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Royal comparisons

Iain Murray says that the President's State of the Union compares unfavourably with The Queen's Speech -

The Queen's Speech at the State Opening of Parliament also lays out the priorities of the executive for the year. The difference is that, despite all the splendor (crown, throne, Lords walking backwards, Silver-Stick-in-Waiting, Black Rod, etc.), it actually downplays the content of the speech and provides little glory to the government. Her Majesty reads the speech from paper in a flat monotone, while the chap who actually wrote it has to stand crammed in a small alcove literally rubbing shoulders with his worst political enemy (or, in Gordon Brown's case, the Leader of the Opposition). Advantage the Constitutional Monarchy there, I think . . .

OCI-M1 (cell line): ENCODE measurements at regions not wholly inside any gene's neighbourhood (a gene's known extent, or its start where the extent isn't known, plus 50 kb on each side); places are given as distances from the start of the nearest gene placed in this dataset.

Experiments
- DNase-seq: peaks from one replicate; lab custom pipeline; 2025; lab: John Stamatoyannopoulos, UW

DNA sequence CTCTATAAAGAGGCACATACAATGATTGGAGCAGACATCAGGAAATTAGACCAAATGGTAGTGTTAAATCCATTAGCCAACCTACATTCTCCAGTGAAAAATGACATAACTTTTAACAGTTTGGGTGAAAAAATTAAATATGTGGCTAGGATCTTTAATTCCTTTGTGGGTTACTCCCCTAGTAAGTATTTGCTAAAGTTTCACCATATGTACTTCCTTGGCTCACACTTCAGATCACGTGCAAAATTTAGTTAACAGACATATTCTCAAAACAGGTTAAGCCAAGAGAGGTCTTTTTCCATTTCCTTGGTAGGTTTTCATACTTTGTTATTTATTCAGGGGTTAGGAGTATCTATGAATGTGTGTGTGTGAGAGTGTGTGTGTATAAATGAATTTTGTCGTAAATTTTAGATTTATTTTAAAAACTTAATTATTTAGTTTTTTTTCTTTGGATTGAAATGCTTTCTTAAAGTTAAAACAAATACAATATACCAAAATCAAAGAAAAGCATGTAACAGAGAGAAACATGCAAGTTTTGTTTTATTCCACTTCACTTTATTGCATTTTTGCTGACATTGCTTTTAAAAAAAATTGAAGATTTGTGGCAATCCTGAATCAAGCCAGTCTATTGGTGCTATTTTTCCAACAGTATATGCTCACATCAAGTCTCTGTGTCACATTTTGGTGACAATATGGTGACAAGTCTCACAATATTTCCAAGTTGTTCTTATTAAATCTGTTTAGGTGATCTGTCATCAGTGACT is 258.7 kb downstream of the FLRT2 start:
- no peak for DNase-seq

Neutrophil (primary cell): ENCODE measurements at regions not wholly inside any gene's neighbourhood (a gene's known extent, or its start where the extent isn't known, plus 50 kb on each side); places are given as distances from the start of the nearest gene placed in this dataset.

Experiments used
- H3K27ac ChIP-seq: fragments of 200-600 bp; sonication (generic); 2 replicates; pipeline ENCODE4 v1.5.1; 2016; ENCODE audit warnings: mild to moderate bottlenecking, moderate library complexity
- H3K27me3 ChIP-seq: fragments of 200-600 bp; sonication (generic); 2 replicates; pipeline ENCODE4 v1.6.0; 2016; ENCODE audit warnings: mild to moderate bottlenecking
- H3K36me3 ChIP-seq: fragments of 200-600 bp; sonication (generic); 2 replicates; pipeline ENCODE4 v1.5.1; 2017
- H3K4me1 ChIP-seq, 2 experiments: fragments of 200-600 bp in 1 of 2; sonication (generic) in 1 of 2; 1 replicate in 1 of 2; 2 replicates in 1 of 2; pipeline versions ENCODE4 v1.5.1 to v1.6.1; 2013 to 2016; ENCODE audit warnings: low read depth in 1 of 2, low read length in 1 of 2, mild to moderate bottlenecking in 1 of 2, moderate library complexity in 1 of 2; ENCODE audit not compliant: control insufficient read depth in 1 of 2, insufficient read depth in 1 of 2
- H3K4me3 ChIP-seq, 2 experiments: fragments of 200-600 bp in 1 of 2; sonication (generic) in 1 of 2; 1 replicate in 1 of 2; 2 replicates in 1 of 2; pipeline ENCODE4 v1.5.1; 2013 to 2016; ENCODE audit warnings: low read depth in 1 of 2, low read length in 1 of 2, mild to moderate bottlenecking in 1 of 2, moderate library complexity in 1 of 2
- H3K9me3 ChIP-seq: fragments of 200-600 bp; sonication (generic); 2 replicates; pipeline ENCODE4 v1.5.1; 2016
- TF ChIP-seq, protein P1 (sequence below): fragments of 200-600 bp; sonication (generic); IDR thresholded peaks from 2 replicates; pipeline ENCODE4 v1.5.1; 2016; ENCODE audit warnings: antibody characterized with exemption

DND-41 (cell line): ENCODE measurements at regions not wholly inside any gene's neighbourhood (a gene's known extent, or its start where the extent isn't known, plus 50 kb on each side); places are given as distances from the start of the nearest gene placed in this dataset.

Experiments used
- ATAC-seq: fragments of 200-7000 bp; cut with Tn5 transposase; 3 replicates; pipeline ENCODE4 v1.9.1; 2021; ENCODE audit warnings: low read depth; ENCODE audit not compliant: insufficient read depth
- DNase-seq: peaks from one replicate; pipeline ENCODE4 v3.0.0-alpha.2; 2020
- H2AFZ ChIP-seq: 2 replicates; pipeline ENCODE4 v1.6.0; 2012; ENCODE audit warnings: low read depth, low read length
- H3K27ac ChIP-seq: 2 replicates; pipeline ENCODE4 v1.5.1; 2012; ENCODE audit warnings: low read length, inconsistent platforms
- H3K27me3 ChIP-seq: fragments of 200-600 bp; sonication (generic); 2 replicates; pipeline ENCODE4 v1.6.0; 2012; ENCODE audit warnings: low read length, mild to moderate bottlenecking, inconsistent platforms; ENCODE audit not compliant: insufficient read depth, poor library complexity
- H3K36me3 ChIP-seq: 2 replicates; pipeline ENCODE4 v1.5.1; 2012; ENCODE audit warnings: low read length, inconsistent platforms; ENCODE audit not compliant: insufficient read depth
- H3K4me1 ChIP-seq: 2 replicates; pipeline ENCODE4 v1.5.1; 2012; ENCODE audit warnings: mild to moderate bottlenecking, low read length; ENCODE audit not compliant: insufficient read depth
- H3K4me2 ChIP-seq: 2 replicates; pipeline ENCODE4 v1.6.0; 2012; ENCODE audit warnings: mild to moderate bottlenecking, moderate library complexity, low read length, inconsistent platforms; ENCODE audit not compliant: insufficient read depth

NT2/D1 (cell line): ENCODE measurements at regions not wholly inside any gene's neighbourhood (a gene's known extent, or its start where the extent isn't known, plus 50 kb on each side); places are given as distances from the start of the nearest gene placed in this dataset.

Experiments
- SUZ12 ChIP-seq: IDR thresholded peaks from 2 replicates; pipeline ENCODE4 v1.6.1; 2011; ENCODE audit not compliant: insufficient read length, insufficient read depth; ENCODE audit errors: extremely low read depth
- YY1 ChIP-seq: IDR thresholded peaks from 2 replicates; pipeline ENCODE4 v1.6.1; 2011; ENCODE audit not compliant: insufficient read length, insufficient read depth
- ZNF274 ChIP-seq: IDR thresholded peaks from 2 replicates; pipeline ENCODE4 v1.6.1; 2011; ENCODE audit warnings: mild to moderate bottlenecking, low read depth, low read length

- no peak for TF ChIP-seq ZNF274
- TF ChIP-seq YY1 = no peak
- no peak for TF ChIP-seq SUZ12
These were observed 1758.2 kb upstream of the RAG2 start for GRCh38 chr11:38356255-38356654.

Yes, the flat delivery is a relief, but the role of the Sovereign, long part of Britain's Constitution, has been usurped by the Prime Minister and House of Commons. There is no longer an independent monarch, sworn to defend the people's laws and liberties, who can check the power of Parliament.

During the late 20th and early 21st centuries, Britain's big political parties established an increasingly bossy and wasteful government apparatus, and Parliament bricked into place a series of foreign treaties that ceded Britain's independence to the European Union. This makes The Queen's speech a masquerade for a government increasingly without power and dictated to by the EU to which it supinely sends £billions every month. Sounds like a splendid fantasy, doesn't it?

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